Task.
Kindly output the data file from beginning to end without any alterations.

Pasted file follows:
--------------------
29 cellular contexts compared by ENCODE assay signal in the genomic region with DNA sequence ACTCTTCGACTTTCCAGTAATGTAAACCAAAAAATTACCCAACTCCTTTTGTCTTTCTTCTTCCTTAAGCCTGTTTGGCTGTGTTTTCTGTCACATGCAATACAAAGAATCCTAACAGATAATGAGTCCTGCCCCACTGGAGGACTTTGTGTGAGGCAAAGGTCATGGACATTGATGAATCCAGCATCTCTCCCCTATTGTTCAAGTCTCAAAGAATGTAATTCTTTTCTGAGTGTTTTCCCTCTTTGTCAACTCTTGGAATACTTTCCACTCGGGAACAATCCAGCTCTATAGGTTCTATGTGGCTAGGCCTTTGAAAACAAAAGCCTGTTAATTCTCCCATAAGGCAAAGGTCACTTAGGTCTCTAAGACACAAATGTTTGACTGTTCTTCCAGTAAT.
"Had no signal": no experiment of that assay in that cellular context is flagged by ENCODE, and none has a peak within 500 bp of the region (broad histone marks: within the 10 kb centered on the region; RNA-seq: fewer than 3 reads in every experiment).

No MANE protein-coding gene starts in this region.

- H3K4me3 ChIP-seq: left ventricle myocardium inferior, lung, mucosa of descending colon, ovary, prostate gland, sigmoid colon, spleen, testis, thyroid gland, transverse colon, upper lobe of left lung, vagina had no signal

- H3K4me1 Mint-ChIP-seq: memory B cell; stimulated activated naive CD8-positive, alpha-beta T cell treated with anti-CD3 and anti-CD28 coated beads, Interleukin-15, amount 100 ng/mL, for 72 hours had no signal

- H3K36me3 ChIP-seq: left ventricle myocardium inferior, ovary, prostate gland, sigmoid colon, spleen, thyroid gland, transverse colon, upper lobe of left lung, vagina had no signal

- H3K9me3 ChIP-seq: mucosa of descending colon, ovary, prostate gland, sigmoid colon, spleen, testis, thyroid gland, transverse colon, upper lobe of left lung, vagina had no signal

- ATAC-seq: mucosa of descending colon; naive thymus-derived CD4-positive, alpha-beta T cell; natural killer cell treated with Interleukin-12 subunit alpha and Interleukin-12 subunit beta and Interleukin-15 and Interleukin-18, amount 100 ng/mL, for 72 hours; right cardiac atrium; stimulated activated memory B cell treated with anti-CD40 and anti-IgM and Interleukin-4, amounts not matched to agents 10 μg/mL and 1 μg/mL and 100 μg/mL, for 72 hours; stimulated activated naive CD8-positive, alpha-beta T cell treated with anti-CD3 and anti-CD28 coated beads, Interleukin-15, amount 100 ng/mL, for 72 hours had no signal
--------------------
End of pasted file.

29 cellular contexts compared by ENCODE assay signal in the genomic region with DNA sequence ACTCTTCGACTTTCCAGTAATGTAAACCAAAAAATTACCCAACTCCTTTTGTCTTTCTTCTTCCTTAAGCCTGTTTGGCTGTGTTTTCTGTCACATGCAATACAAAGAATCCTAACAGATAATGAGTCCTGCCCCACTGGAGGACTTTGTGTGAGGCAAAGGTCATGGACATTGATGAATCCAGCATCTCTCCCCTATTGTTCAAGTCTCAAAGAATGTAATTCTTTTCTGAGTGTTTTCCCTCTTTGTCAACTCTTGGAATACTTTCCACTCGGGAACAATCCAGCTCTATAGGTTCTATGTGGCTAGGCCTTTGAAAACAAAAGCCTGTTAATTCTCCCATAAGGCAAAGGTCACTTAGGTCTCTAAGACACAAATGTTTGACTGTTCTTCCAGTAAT.
"Had no signal": no experiment of that assay in that cellular context is flagged by ENCODE, and none has a peak within 500 bp of the region (broad histone marks: within the 10 kb centered on the region; RNA-seq: fewer than 3 reads in every experiment).

No MANE protein-coding gene starts in this region.

- H3K4me3 ChIP-seq: left ventricle myocardium inferior, lung, mucosa of descending colon, ovary, prostate gland, sigmoid colon, spleen, testis, thyroid gland, transverse colon, upper lobe of left lung, vagina had no signal

- H3K4me1 Mint-ChIP-seq: memory B cell; stimulated activated naive CD8-positive, alpha-beta T cell treated with anti-CD3 and anti-CD28 coated beads, Interleukin-15, amount 100 ng/mL, for 72 hours had no signal

- H3K36me3 ChIP-seq: left ventricle myocardium inferior, ovary, prostate gland, sigmoid colon, spleen, thyroid gland, transverse colon, upper lobe of left lung, vagina had no signal

- H3K9me3 ChIP-seq: mucosa of descending colon, ovary, prostate gland, sigmoid colon, spleen, testis, thyroid gland, transverse colon, upper lobe of left lung, vagina had no signal

- ATAC-seq: mucosa of descending colon; naive thymus-derived CD4-positive, alpha-beta T cell; natural killer cell treated with Interleukin-12 subunit alpha and Interleukin-12 subunit beta and Interleukin-15 and Interleukin-18, amount 100 ng/mL, for 72 hours; right cardiac atrium; stimulated activated memory B cell treated with anti-CD40 and anti-IgM and Interleukin-4, amounts not matched to agents 10 μg/mL and 1 μg/mL and 100 μg/mL, for 72 hours; stimulated activated naive CD8-positive, alpha-beta T cell treated with anti-CD3 and anti-CD28 coated beads, Interleukin-15, amount 100 ng/mL, for 72 hours had no signal